You may recall in Lesson 13 how I explained how 6 modes (Dorian, Phrygian, etc.) can be derived from a major scale, and how we call this way of thinking the derivative approach.
In short, the derivative approach shows us how a group (or set) of modes exist within the same parent scale.
In this lesson we approach the same subject of modes but from a different perspective called the parallel approach, which shows us how we can alter a parent scale's notes directly to create any one of the modes we want. However, before I get into all of that, let me first explain the idea behind a parent scale.
There are 3 main parent scales in Western music. They are:
These 3 scales are called parent scales because many other important scales can be derived from them; it's just a matter of shifting our "root perspective" through each scale degree of the parent scale to find each derivative (or relative) mode. We've already seen how this works with the major scale, but this concept can also be applied to the other parent scales: melodic and harmonic minor.
Now what's cool about this is: when you learn how to play a parent scale on the guitar in its various positions across the neck, you are also learning the same patterns (or fingerings) for each mode related to that parent scale. Remember, each pattern can mean 7 different things. How cool is that?
Hopefully, this idea became clear to you in Lesson 13. In fact, that was the main point of that lesson, that all 7 patterns presented in Lesson 13 can be used in any of the 7 different modal contexts. For instance, if you're playing over an Fmaj.7 chord, any one of those patterns will sound like F Lydian. If this doesn't make sense to you, please revisit Lesson 13 and go through all of the playing exercises.
If you attend the Berklee College of Music as a first semester guitar student, one of the main things you have to learn is all of the major scale fingerings on the guitar in all 15 theoretical keys and know how those same patterns can be used in any of the relative modal contexts: Ionian, Dorian, Phrygian, Lydian, Mixolydian, Aeolian, and Locrian. This sounds like a lot of work, and it is, but it's an excellent starting point for really understanding scale theory on the fingerboard.
When you can think derivatively on the guitar and perform the calculus of shifting between modes and relative parent keys, you've really made progress. But, doing this with the major scale is really only the entry point. During your second semester you conquer the melodic minor scale (and its relative modes) and during your third semester you do the same thing yet again but the focus is on harmonic minor.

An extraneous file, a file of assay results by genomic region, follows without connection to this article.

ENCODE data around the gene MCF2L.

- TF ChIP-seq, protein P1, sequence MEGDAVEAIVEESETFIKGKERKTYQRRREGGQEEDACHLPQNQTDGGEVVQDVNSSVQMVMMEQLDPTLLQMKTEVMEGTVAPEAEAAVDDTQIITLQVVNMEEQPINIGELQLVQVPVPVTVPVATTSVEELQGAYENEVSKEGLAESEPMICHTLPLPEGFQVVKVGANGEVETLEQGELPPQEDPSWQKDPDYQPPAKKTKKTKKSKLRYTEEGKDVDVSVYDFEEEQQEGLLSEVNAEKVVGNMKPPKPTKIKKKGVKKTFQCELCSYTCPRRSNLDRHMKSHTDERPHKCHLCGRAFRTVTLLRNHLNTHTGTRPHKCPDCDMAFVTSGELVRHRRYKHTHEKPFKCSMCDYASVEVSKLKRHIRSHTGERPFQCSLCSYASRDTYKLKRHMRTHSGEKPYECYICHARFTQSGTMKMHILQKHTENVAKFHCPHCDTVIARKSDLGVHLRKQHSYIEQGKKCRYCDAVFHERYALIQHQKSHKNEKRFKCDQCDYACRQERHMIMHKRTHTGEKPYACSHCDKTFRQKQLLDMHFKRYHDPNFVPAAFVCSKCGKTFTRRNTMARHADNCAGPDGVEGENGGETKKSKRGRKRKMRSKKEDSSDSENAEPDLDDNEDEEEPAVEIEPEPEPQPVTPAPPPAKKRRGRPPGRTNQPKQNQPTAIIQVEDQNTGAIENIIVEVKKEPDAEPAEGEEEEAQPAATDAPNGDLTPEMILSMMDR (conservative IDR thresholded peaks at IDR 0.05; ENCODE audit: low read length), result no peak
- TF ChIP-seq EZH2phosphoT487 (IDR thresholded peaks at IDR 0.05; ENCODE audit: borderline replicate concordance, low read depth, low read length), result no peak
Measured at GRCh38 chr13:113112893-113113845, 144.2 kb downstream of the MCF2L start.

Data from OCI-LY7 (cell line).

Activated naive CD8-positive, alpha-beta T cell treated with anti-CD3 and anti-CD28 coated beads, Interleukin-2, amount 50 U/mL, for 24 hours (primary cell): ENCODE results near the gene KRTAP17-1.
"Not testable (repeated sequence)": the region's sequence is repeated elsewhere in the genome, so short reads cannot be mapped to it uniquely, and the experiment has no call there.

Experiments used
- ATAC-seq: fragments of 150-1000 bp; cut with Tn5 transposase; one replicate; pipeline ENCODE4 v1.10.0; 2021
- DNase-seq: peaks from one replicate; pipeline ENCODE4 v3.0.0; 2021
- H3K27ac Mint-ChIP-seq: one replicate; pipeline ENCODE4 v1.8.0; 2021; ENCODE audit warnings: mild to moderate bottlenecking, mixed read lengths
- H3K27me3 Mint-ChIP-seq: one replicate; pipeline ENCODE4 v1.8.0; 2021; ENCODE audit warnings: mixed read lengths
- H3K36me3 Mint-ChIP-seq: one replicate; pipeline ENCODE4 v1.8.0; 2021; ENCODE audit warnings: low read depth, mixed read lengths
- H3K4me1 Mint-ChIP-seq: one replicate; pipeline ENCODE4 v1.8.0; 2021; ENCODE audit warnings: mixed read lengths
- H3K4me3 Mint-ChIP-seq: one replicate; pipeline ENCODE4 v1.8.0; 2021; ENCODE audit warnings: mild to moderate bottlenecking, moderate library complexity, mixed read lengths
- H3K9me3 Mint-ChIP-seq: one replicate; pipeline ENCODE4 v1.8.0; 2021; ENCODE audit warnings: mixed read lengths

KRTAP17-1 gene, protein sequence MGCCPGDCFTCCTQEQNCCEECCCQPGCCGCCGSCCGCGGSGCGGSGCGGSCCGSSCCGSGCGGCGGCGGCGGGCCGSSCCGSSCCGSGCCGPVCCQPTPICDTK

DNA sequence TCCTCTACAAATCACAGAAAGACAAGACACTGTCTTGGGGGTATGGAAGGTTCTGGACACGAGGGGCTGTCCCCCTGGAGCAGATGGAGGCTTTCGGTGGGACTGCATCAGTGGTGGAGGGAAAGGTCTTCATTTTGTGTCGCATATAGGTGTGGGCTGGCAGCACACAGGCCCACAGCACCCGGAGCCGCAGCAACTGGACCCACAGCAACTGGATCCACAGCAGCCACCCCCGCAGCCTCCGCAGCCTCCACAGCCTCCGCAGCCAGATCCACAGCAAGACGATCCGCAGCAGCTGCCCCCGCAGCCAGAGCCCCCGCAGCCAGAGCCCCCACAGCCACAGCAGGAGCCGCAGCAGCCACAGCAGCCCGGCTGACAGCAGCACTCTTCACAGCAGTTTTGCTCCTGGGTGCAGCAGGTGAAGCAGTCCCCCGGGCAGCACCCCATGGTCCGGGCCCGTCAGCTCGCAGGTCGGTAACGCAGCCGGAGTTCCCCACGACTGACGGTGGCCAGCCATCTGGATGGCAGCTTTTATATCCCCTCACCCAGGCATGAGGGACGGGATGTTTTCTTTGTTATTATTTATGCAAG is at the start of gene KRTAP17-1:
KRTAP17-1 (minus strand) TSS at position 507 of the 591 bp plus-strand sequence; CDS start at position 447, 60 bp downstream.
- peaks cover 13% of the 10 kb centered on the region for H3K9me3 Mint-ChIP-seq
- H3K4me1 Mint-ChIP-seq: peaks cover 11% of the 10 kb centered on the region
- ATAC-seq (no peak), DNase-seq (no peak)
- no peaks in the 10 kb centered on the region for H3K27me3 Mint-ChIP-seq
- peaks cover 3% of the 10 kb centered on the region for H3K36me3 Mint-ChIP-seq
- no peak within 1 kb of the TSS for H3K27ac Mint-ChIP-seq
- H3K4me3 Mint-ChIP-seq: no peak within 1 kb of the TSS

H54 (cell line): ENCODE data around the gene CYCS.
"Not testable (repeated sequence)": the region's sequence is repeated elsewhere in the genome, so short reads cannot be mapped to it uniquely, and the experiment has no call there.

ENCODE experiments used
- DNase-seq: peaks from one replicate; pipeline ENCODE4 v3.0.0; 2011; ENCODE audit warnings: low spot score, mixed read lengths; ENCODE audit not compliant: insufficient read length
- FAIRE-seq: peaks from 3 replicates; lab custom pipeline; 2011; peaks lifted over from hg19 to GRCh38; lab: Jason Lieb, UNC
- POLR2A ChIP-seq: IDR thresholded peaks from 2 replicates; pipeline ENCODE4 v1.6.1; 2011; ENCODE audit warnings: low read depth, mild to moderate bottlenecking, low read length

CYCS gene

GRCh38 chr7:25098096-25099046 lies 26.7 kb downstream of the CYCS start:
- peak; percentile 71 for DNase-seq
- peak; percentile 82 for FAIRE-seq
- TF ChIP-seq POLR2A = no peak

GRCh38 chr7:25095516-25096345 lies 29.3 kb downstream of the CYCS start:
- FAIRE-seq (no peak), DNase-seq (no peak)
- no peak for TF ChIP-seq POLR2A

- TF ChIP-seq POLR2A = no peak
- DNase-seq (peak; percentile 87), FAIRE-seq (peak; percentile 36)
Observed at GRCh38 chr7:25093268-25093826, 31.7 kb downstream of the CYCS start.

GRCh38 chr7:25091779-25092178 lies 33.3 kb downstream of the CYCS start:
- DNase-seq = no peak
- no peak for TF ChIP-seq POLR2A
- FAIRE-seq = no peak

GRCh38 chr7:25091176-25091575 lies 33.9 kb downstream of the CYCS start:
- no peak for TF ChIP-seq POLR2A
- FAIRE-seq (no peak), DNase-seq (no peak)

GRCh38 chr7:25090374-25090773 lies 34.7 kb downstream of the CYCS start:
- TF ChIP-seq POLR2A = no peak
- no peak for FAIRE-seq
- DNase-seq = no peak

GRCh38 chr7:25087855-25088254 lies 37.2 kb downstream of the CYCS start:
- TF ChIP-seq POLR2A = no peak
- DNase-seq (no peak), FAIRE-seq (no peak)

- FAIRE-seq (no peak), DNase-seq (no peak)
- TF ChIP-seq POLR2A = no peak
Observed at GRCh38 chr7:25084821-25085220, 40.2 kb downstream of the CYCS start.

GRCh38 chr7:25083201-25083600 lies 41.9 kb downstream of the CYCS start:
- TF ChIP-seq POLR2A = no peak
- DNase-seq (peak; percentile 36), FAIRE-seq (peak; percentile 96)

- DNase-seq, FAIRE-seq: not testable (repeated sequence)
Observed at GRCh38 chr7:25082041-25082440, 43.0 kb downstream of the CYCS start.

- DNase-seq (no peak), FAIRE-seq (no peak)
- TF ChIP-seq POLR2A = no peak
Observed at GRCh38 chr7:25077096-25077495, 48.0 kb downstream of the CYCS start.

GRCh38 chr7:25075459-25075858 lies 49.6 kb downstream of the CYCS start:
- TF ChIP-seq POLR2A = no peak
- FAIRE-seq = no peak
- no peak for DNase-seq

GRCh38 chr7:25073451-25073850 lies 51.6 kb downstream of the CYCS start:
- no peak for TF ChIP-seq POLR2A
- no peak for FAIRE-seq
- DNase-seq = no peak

In total, after 3 semesters of work, you'll have uncovered 21 modes with these 3 parents scales. Wow, that's a lot of sonic territory! In this lesson, however, I'm going to limit our discussion to understanding the parallel approach using only a major scale. So, don't worry about melodic and harmonic minor scales and their respective modes for now. We'll cover those topics in later lessons.
So, here we go!
As you will discover (if you haven't already) there are basically two kinds of modes: major sounding modes and minor sounding modes. Classifying the major scale modes in this way we get the following breakdown.
The major sounding modes:
The minor sounding modes:
Please keep in mind that in many cases the word mode means the same thing as the word scale. Also keep in mind that the words mode and scale can be used as synonyms for the word key. The 3 terms basically all mean the same thing.
The parallel approach to modes can be summed up by asking yourself the following question:
Since this lesson only concerns itself with the major scale modes, we can ask a more specific question:
For example, how can we alter a C major scale to get C Dorian, C Phrygian, C Lydian, C Mixolydian, C Aeolian, or C Locrian? Let's run through an example.
The Goal: Alter a C major scale to create a C Dorian scale.
The Answer: The answer comes down to learning the scale formulas for each mode. In fact, if you recall, I already gave you the formulas in Lesson 13 when I provided an intervallic analysis of each note in each mode relative to the key of C major. However, before I just repeat those formulas again, I first want to show you how you can derive them for yourself.
We know the key of C major contains the following natural notes:
|The C Major Scale:||C||D||E||F||G||A||B||C|
We also know that if we start this scale at the 2nd scale degree we produce a D Dorian scale which contains the following notes:
|The D Dorian Scale:||D||E||F||G||A||B||C||D|
This is indeed the derivative approach as we derived Dorian mode from the major scale by shifting the root perspective, but let's go a little further with this idea. Let's compare D Dorian against its parallel major key, the D major scale, and see where they differ. Remember, parallel scales share the same root (or tonal center).
|The D Major Scale:||D||E||F#||G||A||B||C#||D|
The scales differ at the 3rd and 7th scale degrees. In D Dorian we have an F and C natural while in D major we have an F# and C#. This is where the insight lies. In order to create a Dorian scale from its parallel major scale, we need to lower the 3rd and 7th scale degrees of the major scale each by a half step.
In the case of a D major scale, if we lower the 3rd and 7th notes by a half step, we'll get a scale that has all natural notes, D Dorian.